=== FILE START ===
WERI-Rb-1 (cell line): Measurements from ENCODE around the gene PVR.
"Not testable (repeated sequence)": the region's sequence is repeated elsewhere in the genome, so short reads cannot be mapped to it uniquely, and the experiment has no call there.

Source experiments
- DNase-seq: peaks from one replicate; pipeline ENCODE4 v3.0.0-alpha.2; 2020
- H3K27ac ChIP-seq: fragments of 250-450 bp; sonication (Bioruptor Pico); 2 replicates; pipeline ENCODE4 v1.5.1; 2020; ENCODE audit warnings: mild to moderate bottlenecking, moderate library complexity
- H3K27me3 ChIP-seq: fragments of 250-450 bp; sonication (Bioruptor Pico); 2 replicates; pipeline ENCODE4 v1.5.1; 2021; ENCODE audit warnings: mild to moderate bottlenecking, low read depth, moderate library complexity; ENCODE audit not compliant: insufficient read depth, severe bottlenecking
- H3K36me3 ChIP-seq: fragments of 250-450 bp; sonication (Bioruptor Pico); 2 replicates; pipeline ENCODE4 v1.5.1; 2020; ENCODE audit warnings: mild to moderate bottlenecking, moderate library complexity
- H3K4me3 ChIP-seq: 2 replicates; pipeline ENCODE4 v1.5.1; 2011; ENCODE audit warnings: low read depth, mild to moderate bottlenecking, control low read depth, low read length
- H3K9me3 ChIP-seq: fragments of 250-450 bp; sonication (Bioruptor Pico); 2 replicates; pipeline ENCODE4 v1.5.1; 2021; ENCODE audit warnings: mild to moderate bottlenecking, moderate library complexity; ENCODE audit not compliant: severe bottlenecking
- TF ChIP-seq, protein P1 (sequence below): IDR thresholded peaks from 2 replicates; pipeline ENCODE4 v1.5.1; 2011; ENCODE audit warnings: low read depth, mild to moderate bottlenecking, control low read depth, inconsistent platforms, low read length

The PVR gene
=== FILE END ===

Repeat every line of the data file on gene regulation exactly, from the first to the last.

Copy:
WERI-Rb-1 (cell line): Measurements from ENCODE around the gene PVR.
"Not testable (repeated sequence)": the region's sequence is repeated elsewhere in the genome, so short reads cannot be mapped to it uniquely, and the experiment has no call there.

Source experiments
- DNase-seq: peaks from one replicate; pipeline ENCODE4 v3.0.0-alpha.2; 2020
- H3K27ac ChIP-seq: fragments of 250-450 bp; sonication (Bioruptor Pico); 2 replicates; pipeline ENCODE4 v1.5.1; 2020; ENCODE audit warnings: mild to moderate bottlenecking, moderate library complexity
- H3K27me3 ChIP-seq: fragments of 250-450 bp; sonication (Bioruptor Pico); 2 replicates; pipeline ENCODE4 v1.5.1; 2021; ENCODE audit warnings: mild to moderate bottlenecking, low read depth, moderate library complexity; ENCODE audit not compliant: insufficient read depth, severe bottlenecking
- H3K36me3 ChIP-seq: fragments of 250-450 bp; sonication (Bioruptor Pico); 2 replicates; pipeline ENCODE4 v1.5.1; 2020; ENCODE audit warnings: mild to moderate bottlenecking, moderate library complexity
- H3K4me3 ChIP-seq: 2 replicates; pipeline ENCODE4 v1.5.1; 2011; ENCODE audit warnings: low read depth, mild to moderate bottlenecking, control low read depth, low read length
- H3K9me3 ChIP-seq: fragments of 250-450 bp; sonication (Bioruptor Pico); 2 replicates; pipeline ENCODE4 v1.5.1; 2021; ENCODE audit warnings: mild to moderate bottlenecking, moderate library complexity; ENCODE audit not compliant: severe bottlenecking
- TF ChIP-seq, protein P1 (sequence below): IDR thresholded peaks from 2 replicates; pipeline ENCODE4 v1.5.1; 2011; ENCODE audit warnings: low read depth, mild to moderate bottlenecking, control low read depth, inconsistent platforms, low read length

The PVR gene